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PETA’s work in Petra, Jordan, began soon after a first-of-its-kind PETA Asia eyewitness investigation into the extensive abuse of some 1,300 donkeys, horses, and camels in 2017. These eyewitnesses documented that donkeys, most of whom were malnourished and some even lame, were forced to climb 900 crumbling stone steps up to Petra’s monastery—all while enduring vicious whippings and beatings.

This grueling 5-mile trek was repeated five or more times a day, each time with the weight of a tourist on their back. There was no shade to provide relief from the relentless desert sun, and many animals didn’t even have access to water. Owners often ignored the animals’ injuries and declining health—even as flies infested their wounds and maggots ate away at their flesh. Instead of being treated with compassion and receiving care, they were jabbed with sharp sticks, whipped with rope or chains, and hit over the head to make them keep working no matter what.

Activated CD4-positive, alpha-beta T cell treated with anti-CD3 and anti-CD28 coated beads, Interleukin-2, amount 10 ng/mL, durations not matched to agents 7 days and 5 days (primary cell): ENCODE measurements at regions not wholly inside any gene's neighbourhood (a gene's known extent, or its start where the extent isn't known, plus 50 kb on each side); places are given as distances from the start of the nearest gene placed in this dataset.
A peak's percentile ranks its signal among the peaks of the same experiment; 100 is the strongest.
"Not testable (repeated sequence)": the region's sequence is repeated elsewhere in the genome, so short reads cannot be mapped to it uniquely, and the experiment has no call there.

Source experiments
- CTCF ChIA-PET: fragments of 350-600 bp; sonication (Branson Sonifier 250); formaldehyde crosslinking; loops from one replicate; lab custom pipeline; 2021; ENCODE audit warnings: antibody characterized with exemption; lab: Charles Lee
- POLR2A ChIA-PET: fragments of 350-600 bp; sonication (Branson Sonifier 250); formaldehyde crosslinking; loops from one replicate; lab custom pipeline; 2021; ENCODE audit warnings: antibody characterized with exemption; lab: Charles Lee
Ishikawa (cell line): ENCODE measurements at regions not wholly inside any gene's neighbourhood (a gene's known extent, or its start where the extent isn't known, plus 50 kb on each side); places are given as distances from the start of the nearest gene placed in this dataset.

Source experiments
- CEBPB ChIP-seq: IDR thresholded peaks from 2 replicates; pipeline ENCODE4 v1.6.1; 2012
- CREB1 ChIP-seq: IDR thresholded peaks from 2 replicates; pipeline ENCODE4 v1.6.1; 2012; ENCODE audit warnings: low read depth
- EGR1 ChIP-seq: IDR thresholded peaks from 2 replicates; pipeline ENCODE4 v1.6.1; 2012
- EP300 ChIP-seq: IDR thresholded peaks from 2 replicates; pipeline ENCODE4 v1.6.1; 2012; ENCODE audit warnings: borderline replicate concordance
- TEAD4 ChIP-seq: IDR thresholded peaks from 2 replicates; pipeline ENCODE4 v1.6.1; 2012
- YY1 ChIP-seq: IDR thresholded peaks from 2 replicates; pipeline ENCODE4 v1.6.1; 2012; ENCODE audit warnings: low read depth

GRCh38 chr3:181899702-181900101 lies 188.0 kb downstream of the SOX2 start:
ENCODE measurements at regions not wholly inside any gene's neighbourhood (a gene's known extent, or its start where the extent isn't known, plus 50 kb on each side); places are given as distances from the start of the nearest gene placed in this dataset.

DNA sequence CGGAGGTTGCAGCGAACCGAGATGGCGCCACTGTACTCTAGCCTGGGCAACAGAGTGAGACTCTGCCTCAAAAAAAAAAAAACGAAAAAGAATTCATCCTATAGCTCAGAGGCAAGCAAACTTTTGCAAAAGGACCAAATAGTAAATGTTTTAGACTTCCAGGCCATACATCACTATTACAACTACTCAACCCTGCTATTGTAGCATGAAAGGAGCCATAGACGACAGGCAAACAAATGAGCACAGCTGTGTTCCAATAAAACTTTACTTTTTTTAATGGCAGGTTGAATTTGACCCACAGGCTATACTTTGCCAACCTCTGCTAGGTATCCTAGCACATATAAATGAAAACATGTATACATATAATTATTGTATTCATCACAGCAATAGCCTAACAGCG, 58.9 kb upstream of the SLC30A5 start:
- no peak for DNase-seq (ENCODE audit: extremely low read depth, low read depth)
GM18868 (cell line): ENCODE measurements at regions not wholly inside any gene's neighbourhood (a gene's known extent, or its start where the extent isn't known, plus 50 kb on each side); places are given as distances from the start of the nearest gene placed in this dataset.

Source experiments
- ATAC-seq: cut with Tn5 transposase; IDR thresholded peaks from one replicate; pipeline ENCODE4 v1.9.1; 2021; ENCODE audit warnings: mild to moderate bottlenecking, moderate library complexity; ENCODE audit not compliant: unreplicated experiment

This person is preparing to thrash the donkey he's riding.

This person is preparing to thrash the donkey he’s riding.

Even when not working, animals in Petra face the constant threat of violence. Bored children bash donkeys on the head with rocks and even push them off cliffs for “fun.” Those who aren’t killed outright are left to die slowly in the dust.

PETA Asia shared these findings with the local government, pleading with officials to take action to end this rampant abuse. Despite pledges by government officials to improve conditions for working animals, nothing had changed when the eyewitnesses returned in 2018—so we persisted. This time, officials gave PETA permission to open a clinic to provide injured, abused, and neglected animals with medical treatment. For this, at least, we thank them. You can read more about our clinic and its services here.